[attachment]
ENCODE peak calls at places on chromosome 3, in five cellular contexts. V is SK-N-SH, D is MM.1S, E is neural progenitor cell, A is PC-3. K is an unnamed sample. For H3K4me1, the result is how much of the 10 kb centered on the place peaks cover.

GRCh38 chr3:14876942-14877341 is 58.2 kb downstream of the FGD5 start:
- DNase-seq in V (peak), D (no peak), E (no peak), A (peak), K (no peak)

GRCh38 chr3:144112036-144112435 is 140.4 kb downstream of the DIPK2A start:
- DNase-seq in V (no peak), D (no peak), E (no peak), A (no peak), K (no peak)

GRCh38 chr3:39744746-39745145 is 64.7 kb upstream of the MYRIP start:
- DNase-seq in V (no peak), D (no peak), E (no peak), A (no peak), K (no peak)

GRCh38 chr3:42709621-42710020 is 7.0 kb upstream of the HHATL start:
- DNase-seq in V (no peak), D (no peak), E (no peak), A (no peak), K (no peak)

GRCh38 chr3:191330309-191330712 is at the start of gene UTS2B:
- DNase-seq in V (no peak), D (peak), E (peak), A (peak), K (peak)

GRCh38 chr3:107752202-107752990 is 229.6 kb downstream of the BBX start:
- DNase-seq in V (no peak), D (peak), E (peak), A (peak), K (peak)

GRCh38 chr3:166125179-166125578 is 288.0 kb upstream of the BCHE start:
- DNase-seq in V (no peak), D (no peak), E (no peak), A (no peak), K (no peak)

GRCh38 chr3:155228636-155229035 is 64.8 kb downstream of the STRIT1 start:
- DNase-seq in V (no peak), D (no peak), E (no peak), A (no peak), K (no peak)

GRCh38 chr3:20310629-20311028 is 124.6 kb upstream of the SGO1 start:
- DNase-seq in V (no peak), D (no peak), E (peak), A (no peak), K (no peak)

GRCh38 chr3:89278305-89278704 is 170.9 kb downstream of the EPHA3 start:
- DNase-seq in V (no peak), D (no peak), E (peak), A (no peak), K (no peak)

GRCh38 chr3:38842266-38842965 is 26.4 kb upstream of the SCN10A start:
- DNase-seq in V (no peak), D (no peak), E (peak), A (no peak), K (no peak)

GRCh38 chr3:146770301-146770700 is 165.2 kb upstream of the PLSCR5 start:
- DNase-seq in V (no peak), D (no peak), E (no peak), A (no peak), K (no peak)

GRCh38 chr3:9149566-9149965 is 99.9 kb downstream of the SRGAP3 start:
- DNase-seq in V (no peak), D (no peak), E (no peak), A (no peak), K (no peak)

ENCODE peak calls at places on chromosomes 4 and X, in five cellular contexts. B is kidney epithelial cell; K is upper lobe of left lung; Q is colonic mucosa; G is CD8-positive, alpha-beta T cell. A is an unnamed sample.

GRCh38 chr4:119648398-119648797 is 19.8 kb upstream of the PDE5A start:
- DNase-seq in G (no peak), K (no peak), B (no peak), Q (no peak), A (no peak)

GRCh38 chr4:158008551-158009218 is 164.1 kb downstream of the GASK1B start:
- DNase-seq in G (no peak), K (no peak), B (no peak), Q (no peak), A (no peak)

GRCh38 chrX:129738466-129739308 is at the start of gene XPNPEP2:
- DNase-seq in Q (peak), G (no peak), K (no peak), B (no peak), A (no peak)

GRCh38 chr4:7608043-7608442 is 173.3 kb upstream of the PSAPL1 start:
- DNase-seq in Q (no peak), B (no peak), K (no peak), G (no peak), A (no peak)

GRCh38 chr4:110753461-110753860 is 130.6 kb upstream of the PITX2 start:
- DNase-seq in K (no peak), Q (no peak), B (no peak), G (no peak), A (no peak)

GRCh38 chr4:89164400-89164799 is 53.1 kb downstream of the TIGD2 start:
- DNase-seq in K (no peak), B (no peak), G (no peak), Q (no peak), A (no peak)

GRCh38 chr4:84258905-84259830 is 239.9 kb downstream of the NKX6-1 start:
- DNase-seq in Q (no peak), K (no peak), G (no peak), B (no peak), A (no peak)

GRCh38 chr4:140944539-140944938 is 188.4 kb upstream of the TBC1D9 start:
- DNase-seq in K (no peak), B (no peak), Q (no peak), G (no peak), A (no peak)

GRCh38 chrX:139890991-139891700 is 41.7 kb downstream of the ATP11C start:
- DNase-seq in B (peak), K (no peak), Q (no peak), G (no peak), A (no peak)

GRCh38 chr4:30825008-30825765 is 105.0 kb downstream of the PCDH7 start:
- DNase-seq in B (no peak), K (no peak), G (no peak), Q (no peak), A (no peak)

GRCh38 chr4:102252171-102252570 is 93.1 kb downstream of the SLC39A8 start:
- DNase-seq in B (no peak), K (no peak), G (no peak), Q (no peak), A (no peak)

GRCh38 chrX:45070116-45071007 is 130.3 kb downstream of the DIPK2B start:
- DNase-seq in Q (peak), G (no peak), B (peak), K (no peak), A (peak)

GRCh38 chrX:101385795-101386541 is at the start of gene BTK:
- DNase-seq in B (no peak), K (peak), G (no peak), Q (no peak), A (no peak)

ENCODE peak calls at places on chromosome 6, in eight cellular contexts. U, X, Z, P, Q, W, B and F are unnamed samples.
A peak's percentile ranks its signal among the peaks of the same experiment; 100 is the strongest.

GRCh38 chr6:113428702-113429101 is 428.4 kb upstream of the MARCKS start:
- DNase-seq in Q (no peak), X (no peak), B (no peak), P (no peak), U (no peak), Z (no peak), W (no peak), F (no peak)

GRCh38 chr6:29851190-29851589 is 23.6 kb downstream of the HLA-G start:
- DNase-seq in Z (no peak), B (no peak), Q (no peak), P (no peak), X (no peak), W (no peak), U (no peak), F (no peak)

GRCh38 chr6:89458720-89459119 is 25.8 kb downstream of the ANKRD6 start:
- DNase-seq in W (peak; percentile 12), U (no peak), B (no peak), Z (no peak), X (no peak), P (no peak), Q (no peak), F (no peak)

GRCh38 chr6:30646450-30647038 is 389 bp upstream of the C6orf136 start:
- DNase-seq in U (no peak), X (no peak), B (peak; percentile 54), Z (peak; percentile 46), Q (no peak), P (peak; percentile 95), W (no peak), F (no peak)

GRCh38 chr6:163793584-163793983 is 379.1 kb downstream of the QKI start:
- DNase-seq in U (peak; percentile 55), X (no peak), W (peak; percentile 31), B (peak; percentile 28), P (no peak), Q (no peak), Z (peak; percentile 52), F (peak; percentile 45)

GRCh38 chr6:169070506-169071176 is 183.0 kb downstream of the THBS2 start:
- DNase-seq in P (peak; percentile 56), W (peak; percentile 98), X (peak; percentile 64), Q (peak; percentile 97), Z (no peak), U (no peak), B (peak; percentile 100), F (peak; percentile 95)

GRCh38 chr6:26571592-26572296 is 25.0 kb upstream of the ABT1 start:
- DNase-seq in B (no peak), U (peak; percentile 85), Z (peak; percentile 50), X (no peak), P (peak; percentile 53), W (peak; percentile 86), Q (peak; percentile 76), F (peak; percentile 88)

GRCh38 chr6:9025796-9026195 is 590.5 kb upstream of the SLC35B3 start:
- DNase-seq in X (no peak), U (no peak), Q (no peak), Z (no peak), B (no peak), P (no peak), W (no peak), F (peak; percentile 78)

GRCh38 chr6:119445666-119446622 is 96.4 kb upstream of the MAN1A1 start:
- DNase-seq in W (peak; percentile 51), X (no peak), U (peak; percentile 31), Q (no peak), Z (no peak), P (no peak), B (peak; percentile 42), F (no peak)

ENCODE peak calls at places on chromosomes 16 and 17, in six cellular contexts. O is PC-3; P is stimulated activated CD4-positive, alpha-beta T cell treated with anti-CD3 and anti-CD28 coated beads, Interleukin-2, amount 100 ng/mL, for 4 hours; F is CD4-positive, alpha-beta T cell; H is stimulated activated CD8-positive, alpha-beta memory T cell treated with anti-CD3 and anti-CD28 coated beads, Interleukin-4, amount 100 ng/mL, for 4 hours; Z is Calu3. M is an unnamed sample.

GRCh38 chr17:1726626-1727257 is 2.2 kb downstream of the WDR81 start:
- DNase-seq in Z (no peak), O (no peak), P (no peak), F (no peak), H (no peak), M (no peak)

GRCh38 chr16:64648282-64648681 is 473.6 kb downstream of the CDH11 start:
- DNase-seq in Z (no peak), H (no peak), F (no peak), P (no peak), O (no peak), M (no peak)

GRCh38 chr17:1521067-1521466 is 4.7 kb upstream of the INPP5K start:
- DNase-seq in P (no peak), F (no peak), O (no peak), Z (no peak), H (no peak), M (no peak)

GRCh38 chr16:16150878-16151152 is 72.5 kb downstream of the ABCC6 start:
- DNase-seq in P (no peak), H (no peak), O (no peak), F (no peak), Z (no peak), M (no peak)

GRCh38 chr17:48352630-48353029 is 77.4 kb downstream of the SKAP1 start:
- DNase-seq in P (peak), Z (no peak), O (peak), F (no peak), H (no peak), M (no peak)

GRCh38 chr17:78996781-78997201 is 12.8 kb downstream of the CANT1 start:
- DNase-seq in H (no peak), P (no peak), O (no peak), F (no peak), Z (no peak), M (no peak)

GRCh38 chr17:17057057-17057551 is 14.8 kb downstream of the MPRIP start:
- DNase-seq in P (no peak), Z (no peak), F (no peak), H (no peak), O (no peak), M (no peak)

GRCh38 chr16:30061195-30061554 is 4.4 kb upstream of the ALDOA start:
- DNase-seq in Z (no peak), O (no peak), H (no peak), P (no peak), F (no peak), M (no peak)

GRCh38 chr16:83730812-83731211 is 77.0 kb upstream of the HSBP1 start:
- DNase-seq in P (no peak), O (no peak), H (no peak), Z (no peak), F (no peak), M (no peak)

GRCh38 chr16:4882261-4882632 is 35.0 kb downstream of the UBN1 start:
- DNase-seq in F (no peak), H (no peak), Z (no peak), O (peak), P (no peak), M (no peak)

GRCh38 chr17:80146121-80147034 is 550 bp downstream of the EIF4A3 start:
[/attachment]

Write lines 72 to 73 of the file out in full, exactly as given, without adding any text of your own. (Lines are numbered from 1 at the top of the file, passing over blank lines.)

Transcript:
- DNase-seq in X (no peak), U (no peak), Q (no peak), Z (no peak), B (no peak), P (no peak), W (no peak), F (peak; percentile 78)

GRCh38 chr6:119445666-119446622 is 96.4 kb upstream of the MAN1A1 start: